The Internal Revenue Service (IRS) uses a basic logic that if you have any signing authority over the business bank account, then you can be held personally responsible for certain taxes owed by that business. So, yes, if you own a business or part of a business, be prepared to pay certain accrued taxes. This is especially true if you have a sole proprietorship. Additionally, no matter what type of business you own or owned, you also need to be careful when it comes to taxes that you should have paid as an employer – for example, the necessary taxes you pay to the government for your employees (social security, etc.). These can later be assessed as “civil penalties” which you are personally responsible for, even if the business later dissolves.
The general rule when it comes to taxes is that the government – state or federal – almost always gets paid.
What if you have dissolved the company? Unfortunately, dissolving a business will not eliminate any tax debt or liability. Even filing bankruptcy will not take care of all taxes. Generally speaking, the only time taxes may be wiped out in a bankruptcy is if they were filed three years prior to the bankruptcy filing date. The civil penalties mentioned above are also taxes that you can be personally responsible for even if the business has been dissolved.
If you owe a large amount to the government for taxes and are having a hard time coming to terms for a payment plan with the IRS, you may want to look into filing a Chapter 13 bankruptcy, which is a structured repayment plan. This will keep the penalties from accruing and enlarging your original balance owed.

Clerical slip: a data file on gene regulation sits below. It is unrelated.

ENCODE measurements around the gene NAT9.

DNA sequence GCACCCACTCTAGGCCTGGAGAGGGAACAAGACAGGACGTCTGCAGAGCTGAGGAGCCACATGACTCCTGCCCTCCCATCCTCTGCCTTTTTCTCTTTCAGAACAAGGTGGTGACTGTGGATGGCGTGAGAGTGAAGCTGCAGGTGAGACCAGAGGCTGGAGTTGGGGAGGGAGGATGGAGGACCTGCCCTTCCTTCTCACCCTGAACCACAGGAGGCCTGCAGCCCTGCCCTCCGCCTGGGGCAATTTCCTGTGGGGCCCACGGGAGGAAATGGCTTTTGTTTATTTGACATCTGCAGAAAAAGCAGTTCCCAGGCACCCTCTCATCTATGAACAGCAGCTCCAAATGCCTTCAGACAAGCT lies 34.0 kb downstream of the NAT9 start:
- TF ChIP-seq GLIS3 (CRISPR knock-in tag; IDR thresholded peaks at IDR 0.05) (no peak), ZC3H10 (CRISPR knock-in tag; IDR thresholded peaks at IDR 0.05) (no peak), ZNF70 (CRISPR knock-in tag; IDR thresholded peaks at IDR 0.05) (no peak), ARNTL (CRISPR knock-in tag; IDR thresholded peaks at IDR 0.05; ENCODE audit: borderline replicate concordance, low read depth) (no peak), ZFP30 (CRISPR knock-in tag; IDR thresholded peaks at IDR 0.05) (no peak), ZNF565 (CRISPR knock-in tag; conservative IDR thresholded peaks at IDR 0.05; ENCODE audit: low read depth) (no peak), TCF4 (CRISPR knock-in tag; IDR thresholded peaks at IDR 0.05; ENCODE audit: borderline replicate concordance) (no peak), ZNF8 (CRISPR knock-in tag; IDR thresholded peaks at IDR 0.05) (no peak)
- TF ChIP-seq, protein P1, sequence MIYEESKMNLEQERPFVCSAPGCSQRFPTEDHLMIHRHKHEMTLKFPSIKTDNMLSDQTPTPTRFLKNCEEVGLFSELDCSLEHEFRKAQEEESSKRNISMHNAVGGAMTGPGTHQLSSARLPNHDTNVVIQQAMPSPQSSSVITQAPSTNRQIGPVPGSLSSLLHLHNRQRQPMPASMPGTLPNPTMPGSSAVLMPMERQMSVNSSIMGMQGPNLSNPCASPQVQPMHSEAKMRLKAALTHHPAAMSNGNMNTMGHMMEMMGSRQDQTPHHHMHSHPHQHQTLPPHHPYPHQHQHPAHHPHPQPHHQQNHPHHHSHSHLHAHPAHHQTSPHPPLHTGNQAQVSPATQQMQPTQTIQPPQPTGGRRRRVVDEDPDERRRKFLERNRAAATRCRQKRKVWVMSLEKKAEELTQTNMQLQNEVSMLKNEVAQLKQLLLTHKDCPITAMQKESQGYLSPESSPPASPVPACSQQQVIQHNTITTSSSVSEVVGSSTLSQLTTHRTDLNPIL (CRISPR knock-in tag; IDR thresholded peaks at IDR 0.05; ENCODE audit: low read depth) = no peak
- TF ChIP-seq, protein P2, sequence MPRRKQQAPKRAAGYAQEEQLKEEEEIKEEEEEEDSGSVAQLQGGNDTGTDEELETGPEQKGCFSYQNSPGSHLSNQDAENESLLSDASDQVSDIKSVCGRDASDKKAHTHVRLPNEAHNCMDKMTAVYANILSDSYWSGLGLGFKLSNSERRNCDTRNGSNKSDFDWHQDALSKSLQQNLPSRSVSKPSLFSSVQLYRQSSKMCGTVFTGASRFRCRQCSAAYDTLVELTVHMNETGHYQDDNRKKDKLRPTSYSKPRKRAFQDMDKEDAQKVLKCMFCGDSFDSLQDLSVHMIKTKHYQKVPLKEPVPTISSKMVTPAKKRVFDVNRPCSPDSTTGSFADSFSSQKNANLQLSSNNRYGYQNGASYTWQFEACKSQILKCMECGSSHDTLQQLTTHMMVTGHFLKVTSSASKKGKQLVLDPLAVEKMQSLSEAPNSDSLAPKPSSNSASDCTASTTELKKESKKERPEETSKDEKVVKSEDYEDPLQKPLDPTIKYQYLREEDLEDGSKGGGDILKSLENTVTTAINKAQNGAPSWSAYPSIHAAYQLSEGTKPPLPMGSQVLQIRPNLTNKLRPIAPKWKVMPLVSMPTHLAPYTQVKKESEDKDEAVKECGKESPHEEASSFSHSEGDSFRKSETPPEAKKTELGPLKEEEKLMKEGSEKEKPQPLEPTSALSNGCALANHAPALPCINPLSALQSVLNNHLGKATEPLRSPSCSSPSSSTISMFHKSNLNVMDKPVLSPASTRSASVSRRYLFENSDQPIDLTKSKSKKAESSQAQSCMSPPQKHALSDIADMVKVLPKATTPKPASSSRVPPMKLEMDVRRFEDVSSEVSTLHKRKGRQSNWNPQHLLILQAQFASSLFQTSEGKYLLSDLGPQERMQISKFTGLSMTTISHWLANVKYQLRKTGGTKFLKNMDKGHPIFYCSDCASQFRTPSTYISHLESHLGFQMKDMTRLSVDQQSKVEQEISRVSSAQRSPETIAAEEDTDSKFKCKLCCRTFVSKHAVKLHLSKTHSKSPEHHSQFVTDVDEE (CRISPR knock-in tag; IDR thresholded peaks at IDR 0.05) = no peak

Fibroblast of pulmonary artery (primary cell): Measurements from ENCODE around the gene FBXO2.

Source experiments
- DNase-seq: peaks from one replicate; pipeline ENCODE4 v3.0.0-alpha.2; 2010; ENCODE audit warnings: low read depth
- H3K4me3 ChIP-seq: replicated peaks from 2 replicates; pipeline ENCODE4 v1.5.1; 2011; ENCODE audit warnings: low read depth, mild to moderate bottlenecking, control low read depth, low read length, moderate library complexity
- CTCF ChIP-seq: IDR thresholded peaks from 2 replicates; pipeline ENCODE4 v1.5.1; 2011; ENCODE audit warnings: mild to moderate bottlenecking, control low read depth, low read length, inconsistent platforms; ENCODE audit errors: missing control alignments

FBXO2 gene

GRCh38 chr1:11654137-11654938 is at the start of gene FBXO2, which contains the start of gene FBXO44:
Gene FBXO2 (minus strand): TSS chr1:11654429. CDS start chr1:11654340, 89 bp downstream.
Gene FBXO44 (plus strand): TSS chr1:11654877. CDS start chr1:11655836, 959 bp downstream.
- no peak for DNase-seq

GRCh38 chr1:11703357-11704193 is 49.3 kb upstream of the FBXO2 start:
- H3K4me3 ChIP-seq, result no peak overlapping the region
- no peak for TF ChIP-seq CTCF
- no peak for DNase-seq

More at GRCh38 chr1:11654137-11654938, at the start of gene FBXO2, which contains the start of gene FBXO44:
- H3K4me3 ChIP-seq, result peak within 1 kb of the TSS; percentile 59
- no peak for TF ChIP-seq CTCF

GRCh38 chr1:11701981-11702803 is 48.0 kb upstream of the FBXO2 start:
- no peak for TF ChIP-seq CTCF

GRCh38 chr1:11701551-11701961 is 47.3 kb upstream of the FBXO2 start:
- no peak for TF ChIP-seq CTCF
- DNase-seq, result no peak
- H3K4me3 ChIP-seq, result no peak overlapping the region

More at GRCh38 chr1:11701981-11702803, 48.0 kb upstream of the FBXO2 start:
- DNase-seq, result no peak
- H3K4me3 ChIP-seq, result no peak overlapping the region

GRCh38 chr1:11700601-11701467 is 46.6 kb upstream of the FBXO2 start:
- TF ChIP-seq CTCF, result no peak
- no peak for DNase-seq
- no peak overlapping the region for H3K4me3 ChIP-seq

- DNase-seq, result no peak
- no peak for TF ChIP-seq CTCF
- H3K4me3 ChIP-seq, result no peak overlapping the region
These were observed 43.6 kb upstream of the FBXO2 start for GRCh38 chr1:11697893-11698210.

If your business is still operational, you may look into reorganizing your business debt in a Chapter 11 bankruptcy.
The bottom line is that even though you can still be held personally responsible for certain business taxes, you are not limited to repaying your taxes outside of bankruptcy. Certain types of bankruptcy may actually be a better alternative for you when it comes to setting up a repayment plan.
In North Carolina, if a party to a workers’ compensation case, such as an injured worker or an employer/insurance company, has requested a hearing in front of the North Carolina Industrial Commission by filing a Form 33, a mediation is required by state law. However, if an agreement or settlement is reached by all parties before the mediation, the mediation is not necessary. Sometimes, the parties agree to an informal mediation between themselves.
The purpose of the mediation is for the parties to come together, with the assistance of an approved mediator, and try to settle the matter without the cost and expense of a formal hearing in front of a deputy commissioner, who is similar to a judge.